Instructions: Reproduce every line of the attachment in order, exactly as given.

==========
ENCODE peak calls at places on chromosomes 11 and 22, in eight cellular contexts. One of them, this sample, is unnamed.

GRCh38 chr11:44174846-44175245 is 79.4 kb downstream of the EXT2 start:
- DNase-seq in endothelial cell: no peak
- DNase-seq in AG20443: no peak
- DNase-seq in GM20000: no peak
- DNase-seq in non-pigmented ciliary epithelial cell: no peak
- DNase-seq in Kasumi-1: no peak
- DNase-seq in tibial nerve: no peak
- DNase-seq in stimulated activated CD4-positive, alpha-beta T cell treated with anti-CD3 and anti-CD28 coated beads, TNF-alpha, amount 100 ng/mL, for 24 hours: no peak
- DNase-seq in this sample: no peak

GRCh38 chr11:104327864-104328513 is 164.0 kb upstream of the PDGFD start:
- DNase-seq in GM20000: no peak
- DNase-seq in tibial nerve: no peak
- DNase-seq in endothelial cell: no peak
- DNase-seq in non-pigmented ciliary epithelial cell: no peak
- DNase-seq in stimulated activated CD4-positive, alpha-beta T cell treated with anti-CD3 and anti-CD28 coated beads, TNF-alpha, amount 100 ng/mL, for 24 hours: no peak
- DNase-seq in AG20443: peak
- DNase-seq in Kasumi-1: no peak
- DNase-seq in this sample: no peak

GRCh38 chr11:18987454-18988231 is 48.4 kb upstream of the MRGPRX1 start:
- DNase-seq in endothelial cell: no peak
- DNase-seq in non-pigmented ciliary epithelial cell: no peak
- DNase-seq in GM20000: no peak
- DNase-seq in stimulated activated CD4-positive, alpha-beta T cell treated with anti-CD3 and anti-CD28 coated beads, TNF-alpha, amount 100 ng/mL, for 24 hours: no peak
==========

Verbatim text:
ENCODE peak calls at places on chromosomes 11 and 22, in eight cellular contexts. One of them, this sample, is unnamed.

GRCh38 chr11:44174846-44175245 is 79.4 kb downstream of the EXT2 start:
- DNase-seq in endothelial cell: no peak
- DNase-seq in AG20443: no peak
- DNase-seq in GM20000: no peak
- DNase-seq in non-pigmented ciliary epithelial cell: no peak
- DNase-seq in Kasumi-1: no peak
- DNase-seq in tibial nerve: no peak
- DNase-seq in stimulated activated CD4-positive, alpha-beta T cell treated with anti-CD3 and anti-CD28 coated beads, TNF-alpha, amount 100 ng/mL, for 24 hours: no peak
- DNase-seq in this sample: no peak

GRCh38 chr11:104327864-104328513 is 164.0 kb upstream of the PDGFD start:
- DNase-seq in GM20000: no peak
- DNase-seq in tibial nerve: no peak
- DNase-seq in endothelial cell: no peak
- DNase-seq in non-pigmented ciliary epithelial cell: no peak
- DNase-seq in stimulated activated CD4-positive, alpha-beta T cell treated with anti-CD3 and anti-CD28 coated beads, TNF-alpha, amount 100 ng/mL, for 24 hours: no peak
- DNase-seq in AG20443: peak
- DNase-seq in Kasumi-1: no peak
- DNase-seq in this sample: no peak

GRCh38 chr11:18987454-18988231 is 48.4 kb upstream of the MRGPRX1 start:
- DNase-seq in endothelial cell: no peak
- DNase-seq in non-pigmented ciliary epithelial cell: no peak
- DNase-seq in GM20000: no peak
- DNase-seq in stimulated activated CD4-positive, alpha-beta T cell treated with anti-CD3 and anti-CD28 coated beads, TNF-alpha, amount 100 ng/mL, for 24 hours: no peak